This week on the startup to scaleup journey:
Serial entrepreneurs raise more capital
Raising capital is getting harder. Concerns of harshening economic conditions and the lack of liquidity from public listings have led investors to become more prudent in their investment allocations, limiting both the number of investments and founders they choose to invest in. Investors inundated with pitch decks and fundraising requests are looking to mitigate as much risk as possible, as quickly as possible. It seems logical that investors would prioritise investment in successful ('serial') entrepreneurs. But it is hard to gauge the degree to which this is happening and what the implications are for first-time ('novice') founders, or for that matter founders that have been through the start-up experience at least once but have yet to have a successful exit ('unproven'). Recent research by Pitchbook sheds light on the subject and confirms that serial - and in many cases unproven founders - are able to leverage their lower risk profile with investors.
The median number of years since founding at the time of a startup’s first VC round offers insight into the advantages that serial entrepreneurs possess over their unproven and novice peers. Between 2006 and July 2022, serial entrepreneurs closed their first institutional round after 1.13 years, compared to 1.34 years for 'unproven' and 1.92 years for 'novice'. Founders with some experience are not only able to leverage their network but also appreciate the speed of business model execution required in the early stages. Deal sizes also varied considerably. Median Angel & Seed deal sizes for serial entrepreneurs in 2022 YTD were 2.5x larger than novice-led deals, while early- and late-stage rounds led by serial entrepreneurs were roughly 3.4x larger. As Pitchbook points out: "The larger divergence in median deal sizes between serial and novice entrepreneurs in the early and late stages suggests that even market proven products and demonstrated revenue growth cannot overcome the inherent investor confidence afforded to serial entrepreneurs."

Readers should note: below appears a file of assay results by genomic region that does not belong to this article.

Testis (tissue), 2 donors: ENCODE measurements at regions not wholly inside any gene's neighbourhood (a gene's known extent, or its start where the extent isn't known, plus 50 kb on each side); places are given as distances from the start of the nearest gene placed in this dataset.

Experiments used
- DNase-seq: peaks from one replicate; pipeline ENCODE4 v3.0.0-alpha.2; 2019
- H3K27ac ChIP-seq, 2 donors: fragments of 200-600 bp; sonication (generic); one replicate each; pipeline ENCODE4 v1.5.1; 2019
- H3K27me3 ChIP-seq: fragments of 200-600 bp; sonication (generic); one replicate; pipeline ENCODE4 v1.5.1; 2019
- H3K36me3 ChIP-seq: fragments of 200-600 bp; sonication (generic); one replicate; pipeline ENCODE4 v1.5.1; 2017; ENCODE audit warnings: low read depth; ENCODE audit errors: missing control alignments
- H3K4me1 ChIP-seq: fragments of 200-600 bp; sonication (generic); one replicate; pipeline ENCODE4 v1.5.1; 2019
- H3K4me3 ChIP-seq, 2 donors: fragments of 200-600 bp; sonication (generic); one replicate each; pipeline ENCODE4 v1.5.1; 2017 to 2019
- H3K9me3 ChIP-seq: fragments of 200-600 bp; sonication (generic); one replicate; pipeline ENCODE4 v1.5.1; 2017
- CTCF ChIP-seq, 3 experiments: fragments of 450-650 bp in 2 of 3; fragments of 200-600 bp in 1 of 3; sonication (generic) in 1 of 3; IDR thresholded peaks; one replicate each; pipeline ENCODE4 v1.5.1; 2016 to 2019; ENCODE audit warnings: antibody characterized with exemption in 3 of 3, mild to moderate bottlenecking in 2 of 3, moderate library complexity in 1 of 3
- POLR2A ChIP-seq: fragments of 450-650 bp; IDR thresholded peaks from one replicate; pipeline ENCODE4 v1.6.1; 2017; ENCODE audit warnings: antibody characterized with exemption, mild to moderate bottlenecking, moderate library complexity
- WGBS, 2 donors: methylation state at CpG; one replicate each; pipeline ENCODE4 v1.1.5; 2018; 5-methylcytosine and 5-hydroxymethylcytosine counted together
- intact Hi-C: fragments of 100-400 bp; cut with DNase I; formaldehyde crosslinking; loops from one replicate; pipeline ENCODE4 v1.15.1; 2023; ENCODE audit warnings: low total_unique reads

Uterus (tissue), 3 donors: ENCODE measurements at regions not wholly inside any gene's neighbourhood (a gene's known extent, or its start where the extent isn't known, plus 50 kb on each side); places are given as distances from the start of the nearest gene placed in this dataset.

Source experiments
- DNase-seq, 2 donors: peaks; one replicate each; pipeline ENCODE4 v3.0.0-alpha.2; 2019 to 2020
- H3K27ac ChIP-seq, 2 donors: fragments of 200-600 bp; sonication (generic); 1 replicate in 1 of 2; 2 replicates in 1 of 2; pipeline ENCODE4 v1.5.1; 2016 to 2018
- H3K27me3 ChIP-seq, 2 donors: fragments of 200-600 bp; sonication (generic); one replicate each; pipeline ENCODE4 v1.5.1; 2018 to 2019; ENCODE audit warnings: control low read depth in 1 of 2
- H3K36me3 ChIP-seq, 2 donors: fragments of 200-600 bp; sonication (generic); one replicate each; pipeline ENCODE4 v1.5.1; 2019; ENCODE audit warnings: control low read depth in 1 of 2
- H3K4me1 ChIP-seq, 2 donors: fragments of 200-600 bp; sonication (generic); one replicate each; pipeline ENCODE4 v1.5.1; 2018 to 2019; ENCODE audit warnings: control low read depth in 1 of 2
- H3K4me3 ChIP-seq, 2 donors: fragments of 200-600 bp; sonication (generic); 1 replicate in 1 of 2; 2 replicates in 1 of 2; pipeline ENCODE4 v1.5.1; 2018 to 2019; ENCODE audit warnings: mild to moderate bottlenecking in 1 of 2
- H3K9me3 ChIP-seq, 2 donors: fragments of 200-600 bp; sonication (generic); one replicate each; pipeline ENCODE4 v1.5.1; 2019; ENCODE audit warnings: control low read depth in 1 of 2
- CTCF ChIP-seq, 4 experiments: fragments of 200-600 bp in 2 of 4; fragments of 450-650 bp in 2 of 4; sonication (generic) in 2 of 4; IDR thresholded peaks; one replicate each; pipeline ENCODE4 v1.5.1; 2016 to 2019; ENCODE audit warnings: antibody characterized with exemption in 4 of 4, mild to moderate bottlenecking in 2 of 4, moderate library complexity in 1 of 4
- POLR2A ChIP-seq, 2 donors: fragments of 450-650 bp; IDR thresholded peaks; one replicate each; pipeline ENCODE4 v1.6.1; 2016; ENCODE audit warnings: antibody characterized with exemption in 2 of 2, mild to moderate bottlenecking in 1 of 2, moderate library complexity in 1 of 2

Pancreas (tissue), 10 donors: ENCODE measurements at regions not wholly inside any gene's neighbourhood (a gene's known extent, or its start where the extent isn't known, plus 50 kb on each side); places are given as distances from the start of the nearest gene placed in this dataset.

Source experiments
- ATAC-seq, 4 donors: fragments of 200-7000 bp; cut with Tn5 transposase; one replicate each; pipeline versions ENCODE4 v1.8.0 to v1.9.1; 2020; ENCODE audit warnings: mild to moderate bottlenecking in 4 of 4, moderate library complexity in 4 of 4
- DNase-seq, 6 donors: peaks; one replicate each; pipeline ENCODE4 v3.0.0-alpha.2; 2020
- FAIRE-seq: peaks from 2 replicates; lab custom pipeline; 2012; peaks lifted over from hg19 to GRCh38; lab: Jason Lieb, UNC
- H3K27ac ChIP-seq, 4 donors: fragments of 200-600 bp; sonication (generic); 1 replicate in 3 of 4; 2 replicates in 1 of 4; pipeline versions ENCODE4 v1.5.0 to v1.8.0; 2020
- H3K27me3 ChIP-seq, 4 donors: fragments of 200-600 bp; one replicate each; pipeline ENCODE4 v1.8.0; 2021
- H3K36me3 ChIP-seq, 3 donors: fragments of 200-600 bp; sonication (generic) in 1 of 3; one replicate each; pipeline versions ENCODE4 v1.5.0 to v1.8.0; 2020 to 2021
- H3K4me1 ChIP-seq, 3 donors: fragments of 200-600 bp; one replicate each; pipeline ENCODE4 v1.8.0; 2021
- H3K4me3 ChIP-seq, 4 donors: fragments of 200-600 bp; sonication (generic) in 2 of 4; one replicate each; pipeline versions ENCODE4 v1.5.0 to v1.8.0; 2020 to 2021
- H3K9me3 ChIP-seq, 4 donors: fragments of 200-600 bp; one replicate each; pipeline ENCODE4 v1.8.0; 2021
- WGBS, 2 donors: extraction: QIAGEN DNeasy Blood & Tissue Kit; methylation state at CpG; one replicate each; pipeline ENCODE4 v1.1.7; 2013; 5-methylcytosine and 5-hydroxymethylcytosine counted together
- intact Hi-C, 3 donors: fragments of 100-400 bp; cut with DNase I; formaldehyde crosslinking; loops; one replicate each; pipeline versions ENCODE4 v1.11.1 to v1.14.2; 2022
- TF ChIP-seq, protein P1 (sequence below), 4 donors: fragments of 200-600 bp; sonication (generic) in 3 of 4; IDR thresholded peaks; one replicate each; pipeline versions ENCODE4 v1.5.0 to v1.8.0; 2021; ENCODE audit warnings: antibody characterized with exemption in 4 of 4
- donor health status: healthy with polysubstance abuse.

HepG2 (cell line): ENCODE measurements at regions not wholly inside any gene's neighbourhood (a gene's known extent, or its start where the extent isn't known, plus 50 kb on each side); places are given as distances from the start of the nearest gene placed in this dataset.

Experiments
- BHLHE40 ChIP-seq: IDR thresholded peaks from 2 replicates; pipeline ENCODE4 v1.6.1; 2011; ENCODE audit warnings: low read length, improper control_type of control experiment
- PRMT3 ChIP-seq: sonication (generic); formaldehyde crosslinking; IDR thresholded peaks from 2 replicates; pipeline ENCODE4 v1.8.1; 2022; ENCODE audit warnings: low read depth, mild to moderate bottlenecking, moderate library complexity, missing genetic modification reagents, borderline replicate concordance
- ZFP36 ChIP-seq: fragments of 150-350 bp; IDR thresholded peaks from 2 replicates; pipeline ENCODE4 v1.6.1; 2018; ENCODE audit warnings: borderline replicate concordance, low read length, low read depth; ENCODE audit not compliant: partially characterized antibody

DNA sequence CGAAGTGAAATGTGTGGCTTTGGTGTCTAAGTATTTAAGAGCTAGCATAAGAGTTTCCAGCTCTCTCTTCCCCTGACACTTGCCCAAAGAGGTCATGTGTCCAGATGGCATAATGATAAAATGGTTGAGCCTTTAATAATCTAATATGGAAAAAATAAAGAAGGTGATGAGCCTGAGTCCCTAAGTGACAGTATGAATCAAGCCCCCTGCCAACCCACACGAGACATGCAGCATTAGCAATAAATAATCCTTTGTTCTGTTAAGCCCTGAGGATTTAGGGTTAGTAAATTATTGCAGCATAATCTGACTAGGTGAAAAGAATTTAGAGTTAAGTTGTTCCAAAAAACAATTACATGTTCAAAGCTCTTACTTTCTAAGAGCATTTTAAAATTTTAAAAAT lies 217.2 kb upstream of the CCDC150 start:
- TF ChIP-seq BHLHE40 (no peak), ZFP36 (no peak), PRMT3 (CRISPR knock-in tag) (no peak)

An important insight is that at both Seed stage and Early stage (often associated with Series A and B transactions), serial entrepreneurs are willing to give up a greater percentage of their company. This is nearly 2% more than unproven entrepreneurs and 6% more than their novice counterparts. This trend reverses course in the late stage (typically Series C onwards), suggesting that momentum from prior fundraising rounds allows serial entrepreneurs to give up less equity later on. The trade-off of receiving more capital at an early stage for a larger investor equity stake allows serial entrepreneurs to more rapidly scale their businesses and reach their next milestone. This acceptance of greater dilution is more than offset by bigger valuations, especially as the point of exit appears. Median valuation variances between serial and novice entrepreneurs were 3.7x at late stage. First-time founders must expect investors to put increasingly greater weight on the experience of both the founding and the executive team. The greater this bench strength, the lower the risk profile appears. The lower the risk profile, the more attractive the proposition.